SEOUL: South Korea and the United States will scale down and shorten annual joint military exercises in light of a diplomatic thaw with Pyongyang, a report said Friday.
The Key Resolve and Foal Eagle drills held every spring regularly infuriate the nuclear-armed North, which usually condemns them as preparations for invasion and responds with provocations of its own, ratcheting tensions higher. But the two Koreas and the US are in the throes of an Olympics-led rapprochement, with South Korea announcing plans for a summit between Seoul and Pyongyang next month, and US President Donald Trump said to be meeting the North's leader Kim Jong Un by the end of May.
The joint exercises were delayed to avoid clashing with the Pyeongchang Winter Games in the South last month. But according to a senior official in Seoul's presidential office, Kim told a visiting South Korean envoy last week that he would "understand" if the drills went ahead.
Citing a military source, the South's Yonhap news agency said Foal Eagle, a field exercise involving tens of thousands of troops, will start in early April but be halved in length from two months to one.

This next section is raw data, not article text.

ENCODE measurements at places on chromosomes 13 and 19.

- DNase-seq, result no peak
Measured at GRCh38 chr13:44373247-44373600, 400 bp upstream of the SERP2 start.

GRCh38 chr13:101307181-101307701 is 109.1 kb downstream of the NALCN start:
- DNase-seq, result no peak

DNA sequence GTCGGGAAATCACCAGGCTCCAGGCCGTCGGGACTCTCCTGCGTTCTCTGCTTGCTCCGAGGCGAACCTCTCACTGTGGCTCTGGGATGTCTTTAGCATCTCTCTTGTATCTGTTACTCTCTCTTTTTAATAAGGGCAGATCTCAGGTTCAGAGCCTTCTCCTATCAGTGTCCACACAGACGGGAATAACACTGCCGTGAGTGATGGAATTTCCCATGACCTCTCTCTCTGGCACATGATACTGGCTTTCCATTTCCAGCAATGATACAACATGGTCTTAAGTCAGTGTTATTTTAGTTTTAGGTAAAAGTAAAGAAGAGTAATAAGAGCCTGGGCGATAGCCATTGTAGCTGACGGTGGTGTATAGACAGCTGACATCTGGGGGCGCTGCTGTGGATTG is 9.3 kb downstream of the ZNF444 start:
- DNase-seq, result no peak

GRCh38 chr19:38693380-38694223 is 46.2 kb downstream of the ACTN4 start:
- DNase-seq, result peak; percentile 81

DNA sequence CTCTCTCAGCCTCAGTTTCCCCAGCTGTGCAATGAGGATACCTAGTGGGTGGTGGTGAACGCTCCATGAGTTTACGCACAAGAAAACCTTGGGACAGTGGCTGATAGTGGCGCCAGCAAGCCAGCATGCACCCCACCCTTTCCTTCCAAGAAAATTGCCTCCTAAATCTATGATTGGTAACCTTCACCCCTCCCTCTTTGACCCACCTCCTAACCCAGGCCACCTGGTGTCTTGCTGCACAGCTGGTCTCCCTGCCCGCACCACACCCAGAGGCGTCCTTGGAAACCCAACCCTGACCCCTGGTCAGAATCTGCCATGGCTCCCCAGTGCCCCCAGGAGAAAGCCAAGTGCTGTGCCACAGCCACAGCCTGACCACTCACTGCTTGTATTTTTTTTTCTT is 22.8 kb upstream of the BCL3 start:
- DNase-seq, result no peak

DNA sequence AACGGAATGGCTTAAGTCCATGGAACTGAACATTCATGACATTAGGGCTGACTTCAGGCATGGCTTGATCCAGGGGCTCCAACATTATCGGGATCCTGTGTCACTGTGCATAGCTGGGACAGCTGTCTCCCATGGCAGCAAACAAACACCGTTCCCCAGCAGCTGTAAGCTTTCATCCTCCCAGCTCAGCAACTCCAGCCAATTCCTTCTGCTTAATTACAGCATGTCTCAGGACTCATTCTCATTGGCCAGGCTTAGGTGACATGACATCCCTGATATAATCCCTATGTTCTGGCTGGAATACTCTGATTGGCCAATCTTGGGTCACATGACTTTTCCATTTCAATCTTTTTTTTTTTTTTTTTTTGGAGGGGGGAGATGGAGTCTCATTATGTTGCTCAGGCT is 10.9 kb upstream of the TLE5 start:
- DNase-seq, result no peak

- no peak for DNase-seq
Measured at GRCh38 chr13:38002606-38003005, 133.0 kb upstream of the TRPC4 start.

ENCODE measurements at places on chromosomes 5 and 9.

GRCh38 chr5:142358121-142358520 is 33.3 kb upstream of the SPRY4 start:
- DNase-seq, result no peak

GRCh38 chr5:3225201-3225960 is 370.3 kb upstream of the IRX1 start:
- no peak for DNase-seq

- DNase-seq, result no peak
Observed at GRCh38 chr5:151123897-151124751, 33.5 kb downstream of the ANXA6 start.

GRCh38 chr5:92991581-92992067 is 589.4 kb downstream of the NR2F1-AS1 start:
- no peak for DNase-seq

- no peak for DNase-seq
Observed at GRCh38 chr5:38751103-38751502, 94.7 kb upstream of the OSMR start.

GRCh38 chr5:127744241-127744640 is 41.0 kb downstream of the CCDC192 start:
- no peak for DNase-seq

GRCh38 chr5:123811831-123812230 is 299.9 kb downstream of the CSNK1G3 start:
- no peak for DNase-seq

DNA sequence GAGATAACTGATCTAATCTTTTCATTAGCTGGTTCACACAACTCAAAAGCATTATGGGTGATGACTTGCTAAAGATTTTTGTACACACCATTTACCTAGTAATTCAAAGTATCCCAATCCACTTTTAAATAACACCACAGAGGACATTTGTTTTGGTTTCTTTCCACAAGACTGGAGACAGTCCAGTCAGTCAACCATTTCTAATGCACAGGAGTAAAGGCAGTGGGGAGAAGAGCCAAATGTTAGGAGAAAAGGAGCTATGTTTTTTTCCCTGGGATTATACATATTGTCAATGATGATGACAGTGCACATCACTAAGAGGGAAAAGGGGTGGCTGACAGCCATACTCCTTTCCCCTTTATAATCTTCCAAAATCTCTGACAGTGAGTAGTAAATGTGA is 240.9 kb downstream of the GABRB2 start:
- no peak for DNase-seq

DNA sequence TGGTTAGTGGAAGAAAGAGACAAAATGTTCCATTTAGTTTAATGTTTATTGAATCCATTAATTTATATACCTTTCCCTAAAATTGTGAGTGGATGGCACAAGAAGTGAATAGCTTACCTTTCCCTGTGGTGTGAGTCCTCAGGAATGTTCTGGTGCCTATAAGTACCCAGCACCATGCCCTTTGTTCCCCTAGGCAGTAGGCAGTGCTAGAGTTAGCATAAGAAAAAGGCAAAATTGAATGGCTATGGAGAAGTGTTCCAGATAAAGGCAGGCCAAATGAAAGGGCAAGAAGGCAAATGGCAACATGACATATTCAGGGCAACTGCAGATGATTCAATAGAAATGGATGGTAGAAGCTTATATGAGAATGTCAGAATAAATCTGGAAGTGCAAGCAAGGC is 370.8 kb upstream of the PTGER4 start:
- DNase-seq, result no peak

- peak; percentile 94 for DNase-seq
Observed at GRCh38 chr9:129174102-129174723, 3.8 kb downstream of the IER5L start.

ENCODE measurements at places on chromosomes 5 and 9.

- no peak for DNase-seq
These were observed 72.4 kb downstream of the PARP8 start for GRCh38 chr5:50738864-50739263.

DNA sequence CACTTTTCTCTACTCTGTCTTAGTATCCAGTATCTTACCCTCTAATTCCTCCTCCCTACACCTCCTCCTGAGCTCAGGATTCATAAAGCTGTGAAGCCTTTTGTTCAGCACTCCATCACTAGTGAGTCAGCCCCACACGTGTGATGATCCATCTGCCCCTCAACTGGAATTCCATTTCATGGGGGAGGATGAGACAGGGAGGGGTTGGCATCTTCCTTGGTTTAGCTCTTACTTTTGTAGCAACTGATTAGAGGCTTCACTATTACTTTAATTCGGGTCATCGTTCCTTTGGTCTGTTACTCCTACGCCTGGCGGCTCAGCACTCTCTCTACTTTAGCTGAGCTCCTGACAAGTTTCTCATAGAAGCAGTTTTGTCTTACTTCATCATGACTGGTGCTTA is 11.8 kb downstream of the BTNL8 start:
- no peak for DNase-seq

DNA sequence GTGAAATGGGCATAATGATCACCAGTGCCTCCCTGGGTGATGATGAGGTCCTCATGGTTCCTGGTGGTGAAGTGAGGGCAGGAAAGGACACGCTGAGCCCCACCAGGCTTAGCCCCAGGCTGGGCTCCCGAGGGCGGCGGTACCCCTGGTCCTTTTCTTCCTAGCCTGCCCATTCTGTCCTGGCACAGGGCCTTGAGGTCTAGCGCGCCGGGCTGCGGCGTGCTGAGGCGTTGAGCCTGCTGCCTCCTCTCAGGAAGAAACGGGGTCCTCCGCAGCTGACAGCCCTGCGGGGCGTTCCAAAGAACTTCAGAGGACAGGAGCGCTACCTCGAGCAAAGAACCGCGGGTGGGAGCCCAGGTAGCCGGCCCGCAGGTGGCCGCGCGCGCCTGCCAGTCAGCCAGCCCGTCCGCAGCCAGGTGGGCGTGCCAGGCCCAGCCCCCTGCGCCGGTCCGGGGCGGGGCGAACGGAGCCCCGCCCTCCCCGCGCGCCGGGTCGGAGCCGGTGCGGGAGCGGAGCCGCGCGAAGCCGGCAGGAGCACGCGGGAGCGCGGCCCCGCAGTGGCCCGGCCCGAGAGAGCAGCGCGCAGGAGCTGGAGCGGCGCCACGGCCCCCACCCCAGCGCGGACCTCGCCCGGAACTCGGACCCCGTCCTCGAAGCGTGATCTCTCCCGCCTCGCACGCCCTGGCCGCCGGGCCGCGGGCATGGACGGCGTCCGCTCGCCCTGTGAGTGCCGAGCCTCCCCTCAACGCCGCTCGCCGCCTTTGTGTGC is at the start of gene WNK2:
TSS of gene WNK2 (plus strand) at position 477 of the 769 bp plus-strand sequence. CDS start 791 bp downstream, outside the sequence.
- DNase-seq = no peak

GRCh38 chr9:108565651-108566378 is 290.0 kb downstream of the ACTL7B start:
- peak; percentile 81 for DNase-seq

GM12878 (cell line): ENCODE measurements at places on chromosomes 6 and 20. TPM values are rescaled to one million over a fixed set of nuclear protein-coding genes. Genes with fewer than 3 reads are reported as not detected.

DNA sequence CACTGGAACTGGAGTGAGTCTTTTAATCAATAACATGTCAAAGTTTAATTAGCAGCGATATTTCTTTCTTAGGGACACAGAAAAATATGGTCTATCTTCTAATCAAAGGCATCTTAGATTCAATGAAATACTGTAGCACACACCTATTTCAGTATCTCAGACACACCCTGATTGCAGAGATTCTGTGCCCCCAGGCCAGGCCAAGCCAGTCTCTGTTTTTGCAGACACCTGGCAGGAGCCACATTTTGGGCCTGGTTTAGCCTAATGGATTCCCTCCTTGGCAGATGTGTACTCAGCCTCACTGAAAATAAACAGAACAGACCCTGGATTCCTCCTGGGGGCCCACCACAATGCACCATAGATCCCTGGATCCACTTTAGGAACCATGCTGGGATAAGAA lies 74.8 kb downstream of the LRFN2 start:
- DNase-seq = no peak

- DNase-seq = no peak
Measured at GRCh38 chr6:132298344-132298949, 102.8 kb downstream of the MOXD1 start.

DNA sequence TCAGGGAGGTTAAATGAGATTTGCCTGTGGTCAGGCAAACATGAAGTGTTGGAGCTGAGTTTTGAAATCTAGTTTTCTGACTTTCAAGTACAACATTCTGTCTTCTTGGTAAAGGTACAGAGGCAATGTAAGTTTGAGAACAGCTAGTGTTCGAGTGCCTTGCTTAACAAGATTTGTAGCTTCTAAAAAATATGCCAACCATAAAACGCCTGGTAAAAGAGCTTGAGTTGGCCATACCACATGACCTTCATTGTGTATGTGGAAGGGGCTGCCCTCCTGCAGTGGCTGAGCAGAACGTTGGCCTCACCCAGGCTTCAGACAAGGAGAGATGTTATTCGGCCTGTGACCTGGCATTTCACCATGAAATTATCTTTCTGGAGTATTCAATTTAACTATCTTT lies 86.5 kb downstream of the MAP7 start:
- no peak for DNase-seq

US strategic weapons such as B-1B bombers and aircraft carrier strike groups, which have been often deployed to and near the Korean peninsula in times of high tension, will not take part this time, Yonhap said. Key Resolve, a command post exercise using computer-based simulations, will kick off in the coming week, Yonhap said.
Earlier, US Lieutenant-General Kenneth McKenzie, director of the joint chiefs of staff, told a briefing that the US conducts a "robust series of exercises" with South Korea every year.
"I don't think this year will be any different than those that have occurred in the past," he added.
A spokesman at the US-South Korea Combined Forces Command said the date, duration and other details of the annual Key Resolve/Foal Eagle exercises will be announced next week.
North Korea has made no official comment on Kim's proposed face-to-face meetings with Trump and South Korean President Moon Jae-in.